“I had grief in the boxing ring, and it was not pretty.” Grief facilitator Andrea Moore is speaking out and helping siblings build resiliency.”

It was the death she never imagined: in her early 30s, Andrea Moore, a Texan Grief Vacillator, lost her sister, Angie, to breast cancer.

“She was my longest relationship,” said Moore, on a video call with Learning About Grief. “I felt like I was on an island by myself.”

Sibling loss is seldom discussed and for those who experience it, it can feel like the unspoken grief. Grandparent and parent loss seem more common; losing a child is “the grief that no one wants to go through,” said Moore, because parents aren’t supposed to bury their children; but in bereavement culture, siblings are forgotten.

Siblings are often left to process their loss alone. Supporting friends and family spend time focusing on the surviving parents, spouse, or children and seem to forget that the sibling also lost someone important. They tend to have less input into funeral arrangements and affairs and may become a main point of contact for people outside the family.

“I had no support, not even from the people who loved me most,” said Moore. “They looked at [our] parents, [her] son and then her soulmate … her husband. No one —not a soul — asked about me. All they said to me was, ‘be strong for your parents,’ ‘pray about it,’ ‘give it to God.’ And I thought, yeah, that sounds crazy. Give it to God? That’s not happening.”

SIBLING LOSS CHANGES FAMILY DYNAMICS

Like other bereaved individuals, siblings notice a difference in personal relationships; and it begins with their most immediate family members: their parents. For people like Moore, losing her sister made her the only living child. And those with multiple siblings may experience a change in closeness to their surviving brothers and sisters. Since the burden is often put on children to support their parents in loss, the surviving child becomes a caretaker.

After her sister died, Moore accompanied her mother to several doctor visits and witnessed the health effects of grief firsthand.

“Every physical part of grief nobody talks about happened,” said Moore, whose mother was “on every type of medicine.”

What started as emotional grief had become physical.

“She was on 34 pills. Like what human takes 34 pills?” said Moore. “Then one day the doctor said to me, ‘Your mom’s in pain. She’s grieving. There’s nothing a pill can do. There’s no pill for grief.’”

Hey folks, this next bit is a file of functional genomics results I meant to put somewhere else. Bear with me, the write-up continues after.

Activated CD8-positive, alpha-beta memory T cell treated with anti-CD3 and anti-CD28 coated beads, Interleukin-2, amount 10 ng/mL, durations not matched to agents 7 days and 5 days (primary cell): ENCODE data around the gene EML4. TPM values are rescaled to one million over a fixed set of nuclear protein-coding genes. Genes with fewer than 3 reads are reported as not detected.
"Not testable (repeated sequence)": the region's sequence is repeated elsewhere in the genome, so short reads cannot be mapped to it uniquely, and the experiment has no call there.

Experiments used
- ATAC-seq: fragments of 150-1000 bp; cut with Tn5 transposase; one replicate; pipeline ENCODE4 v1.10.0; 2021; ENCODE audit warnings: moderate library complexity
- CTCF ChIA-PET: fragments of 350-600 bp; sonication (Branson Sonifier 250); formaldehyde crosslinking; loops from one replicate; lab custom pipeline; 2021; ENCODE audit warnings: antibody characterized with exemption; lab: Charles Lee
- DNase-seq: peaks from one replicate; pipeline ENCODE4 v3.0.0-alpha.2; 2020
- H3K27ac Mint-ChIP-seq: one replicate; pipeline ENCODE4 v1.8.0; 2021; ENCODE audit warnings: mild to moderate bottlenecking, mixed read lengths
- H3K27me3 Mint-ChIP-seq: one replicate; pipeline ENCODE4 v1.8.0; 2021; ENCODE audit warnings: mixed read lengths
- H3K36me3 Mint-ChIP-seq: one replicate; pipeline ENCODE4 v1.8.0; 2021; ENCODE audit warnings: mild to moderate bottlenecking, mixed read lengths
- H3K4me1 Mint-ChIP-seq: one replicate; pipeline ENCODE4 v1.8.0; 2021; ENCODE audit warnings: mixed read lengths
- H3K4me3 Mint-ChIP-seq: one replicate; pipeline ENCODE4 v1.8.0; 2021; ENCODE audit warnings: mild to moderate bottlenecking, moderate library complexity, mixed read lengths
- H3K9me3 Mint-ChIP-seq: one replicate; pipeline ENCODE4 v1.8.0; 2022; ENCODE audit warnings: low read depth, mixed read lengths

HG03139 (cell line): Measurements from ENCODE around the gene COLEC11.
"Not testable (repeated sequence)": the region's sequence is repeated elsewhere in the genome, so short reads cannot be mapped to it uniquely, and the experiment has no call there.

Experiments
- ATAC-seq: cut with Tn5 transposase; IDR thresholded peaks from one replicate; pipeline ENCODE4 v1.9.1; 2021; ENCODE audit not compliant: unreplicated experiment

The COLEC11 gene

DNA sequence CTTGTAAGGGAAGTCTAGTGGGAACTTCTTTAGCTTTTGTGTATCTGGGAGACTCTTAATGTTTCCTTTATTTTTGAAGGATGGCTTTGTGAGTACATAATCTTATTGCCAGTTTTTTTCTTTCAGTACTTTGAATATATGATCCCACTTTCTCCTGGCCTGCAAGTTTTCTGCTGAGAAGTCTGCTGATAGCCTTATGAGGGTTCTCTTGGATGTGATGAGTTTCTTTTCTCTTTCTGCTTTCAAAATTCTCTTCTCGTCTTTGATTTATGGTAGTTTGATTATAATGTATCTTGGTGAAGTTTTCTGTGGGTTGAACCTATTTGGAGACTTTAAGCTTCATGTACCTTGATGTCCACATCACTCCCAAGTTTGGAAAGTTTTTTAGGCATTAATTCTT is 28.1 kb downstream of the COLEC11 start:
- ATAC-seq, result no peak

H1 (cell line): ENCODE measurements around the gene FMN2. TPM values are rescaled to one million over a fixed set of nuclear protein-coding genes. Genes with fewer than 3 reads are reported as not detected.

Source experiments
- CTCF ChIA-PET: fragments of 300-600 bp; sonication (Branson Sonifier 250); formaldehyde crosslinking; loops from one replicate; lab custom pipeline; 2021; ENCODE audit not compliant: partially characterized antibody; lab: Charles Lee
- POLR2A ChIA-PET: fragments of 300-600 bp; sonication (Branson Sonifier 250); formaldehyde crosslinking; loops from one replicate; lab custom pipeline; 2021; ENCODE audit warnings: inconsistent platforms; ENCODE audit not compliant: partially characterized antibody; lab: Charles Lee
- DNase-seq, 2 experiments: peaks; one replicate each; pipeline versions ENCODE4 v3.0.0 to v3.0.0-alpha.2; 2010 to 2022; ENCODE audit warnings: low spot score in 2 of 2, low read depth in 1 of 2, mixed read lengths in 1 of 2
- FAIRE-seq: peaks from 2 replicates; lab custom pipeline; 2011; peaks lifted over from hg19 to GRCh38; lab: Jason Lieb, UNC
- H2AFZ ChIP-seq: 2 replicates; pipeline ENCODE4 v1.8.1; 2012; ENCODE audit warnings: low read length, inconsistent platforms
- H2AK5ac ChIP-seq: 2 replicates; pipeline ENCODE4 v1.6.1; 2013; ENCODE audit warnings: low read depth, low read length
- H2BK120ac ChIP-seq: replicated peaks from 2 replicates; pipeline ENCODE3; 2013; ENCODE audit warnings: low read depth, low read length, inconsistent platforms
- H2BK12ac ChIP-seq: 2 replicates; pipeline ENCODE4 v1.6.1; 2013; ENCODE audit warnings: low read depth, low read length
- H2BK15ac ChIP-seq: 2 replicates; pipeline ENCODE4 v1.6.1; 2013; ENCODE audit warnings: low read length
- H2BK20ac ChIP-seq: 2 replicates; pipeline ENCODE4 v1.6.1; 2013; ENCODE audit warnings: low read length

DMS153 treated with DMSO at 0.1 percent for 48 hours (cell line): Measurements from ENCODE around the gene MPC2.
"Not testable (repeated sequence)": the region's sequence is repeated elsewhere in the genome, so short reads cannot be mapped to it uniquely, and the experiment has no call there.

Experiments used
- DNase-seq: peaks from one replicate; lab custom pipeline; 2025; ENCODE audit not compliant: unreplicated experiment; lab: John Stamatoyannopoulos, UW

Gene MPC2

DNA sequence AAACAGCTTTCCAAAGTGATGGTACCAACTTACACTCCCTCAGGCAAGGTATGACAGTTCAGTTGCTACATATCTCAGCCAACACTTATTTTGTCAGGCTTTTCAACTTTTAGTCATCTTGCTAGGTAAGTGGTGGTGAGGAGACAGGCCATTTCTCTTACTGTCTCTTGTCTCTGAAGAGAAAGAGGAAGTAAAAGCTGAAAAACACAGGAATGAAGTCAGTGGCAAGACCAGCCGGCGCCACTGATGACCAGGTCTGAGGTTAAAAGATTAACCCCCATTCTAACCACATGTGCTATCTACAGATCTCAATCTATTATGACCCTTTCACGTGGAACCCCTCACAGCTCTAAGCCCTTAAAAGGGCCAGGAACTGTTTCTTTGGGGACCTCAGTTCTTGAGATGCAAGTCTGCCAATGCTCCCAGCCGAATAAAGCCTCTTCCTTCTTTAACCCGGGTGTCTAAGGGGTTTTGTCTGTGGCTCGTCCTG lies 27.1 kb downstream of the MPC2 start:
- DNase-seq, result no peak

Moore saw her parents’ grief thicken as they processed it differently — one with sadness, the other with anger — and acknowledged that the relationship she previously had with them had forever changed.

“We lose our parents when our siblings die,” she said.

“We lose our parents when our siblings die.”

It wouldn’t be until she relocated that her grief journey could unfold, but that was not without challenges.

“When I left, my parents felt like they were going through another loss,” said Moore.

Her parents had experienced the death of one child and now, the physical absence of another. Overall, Moore said she’s happy she made the move, and her mother celebrated her for doing so. If it wasn’t for her relocating, her parents may not have tapped into their own grief.

Moore mentioned that her parents were suppressing their grief to be strong for her, and she was suppressing her grief to take care of them. Being able to focus on what life without her sister would look like helped in the grieving process, something she wasn’t able to do before; and she credits this to moving.

Relocating to a new state meant no one to say, “how are your parents?” or “you look like your sister.”

Speaking on her well being, she said, “I used to say I’m fine. Then I had to stop. I posted [on Instagram] the other day, ‘Stop telling people you’re fine. Stop lying because you’re not.’”

‘Stop telling people you’re fine. Stop lying because you’re not.’”

Acknowledging how you feel in grief isn’t a luxury, it’s a necessity. Being able to take time to pause and tap into how you’re processing grief allows you to take an assessment of your life.

“Honestly, I couldn’t be a wife because I was too busy being a daughter,” said Moore. “And I can’t tell you I was being an efficient mom. In sibling loss, you become a caretaker and my role was being a daughter. People don’t talk about the emotional detachment from [spouses] because we’re too busy taking care of our parents.”

People don’t talk about the emotional detachment from [spouses] because we’re too busy taking care of our parents.”


COPING WITH GRIEF TRIGGERS

Moore said that women are naturally jugglers – mom, wife, business professional – but when it comes to grief, the balls start falling. She says she suggests to clients that they discover what their “unique grief” is. This helps them create what she refers to as “a grief plan.” The ability to release and express one’s emotions is an important part of healing. Moore says that if someone does not believe in God or a Higher Power, she asks them what can they connect with? Perhaps it’s nature or journaling or taking a walk. These coping mechanisms are available to the bereaved.